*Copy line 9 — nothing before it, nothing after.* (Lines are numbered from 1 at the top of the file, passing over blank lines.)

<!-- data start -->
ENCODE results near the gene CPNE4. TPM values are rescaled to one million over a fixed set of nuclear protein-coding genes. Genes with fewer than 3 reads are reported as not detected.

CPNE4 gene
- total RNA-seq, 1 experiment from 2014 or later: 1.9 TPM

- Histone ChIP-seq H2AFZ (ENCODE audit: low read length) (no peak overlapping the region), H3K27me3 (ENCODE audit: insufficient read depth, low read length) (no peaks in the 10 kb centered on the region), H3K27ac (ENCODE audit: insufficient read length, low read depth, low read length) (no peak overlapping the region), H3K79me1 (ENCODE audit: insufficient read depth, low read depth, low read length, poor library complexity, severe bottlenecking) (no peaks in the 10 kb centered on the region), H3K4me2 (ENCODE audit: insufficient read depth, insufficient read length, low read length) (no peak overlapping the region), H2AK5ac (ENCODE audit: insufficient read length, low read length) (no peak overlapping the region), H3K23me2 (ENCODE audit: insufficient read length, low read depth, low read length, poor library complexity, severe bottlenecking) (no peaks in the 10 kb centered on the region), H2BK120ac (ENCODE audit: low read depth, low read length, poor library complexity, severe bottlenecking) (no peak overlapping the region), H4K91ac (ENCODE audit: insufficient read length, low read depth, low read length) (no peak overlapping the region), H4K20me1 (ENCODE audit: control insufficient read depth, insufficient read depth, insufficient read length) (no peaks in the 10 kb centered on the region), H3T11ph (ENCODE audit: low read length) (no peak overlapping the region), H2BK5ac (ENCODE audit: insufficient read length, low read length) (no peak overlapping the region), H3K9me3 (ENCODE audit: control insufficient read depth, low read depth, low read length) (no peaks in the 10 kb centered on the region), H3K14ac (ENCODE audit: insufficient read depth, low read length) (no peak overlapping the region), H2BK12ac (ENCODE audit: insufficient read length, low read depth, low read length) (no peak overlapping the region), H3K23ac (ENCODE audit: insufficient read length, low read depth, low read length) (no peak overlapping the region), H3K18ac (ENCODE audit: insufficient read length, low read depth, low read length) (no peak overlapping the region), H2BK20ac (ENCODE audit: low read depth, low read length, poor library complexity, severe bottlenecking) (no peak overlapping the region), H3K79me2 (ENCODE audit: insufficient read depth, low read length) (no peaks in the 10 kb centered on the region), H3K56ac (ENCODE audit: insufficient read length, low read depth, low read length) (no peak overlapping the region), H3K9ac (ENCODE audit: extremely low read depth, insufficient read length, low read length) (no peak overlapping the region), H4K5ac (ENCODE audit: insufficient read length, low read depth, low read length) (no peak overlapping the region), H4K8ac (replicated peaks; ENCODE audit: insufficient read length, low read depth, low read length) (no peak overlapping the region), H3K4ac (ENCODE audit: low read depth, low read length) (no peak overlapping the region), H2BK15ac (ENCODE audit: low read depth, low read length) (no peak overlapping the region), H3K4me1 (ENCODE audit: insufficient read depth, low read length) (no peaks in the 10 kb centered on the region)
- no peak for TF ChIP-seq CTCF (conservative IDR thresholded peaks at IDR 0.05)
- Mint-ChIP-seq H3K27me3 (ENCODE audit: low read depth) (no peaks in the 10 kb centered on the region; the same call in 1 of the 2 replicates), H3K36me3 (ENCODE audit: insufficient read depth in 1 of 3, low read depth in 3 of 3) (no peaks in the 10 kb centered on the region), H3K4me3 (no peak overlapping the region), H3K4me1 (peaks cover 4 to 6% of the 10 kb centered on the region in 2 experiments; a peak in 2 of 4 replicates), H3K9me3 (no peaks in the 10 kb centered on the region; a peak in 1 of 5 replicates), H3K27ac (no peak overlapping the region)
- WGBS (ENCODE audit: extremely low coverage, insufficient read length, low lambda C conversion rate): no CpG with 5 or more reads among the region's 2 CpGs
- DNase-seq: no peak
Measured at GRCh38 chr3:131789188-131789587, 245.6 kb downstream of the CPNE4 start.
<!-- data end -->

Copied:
Measured at GRCh38 chr3:131789188-131789587, 245.6 kb downstream of the CPNE4 start.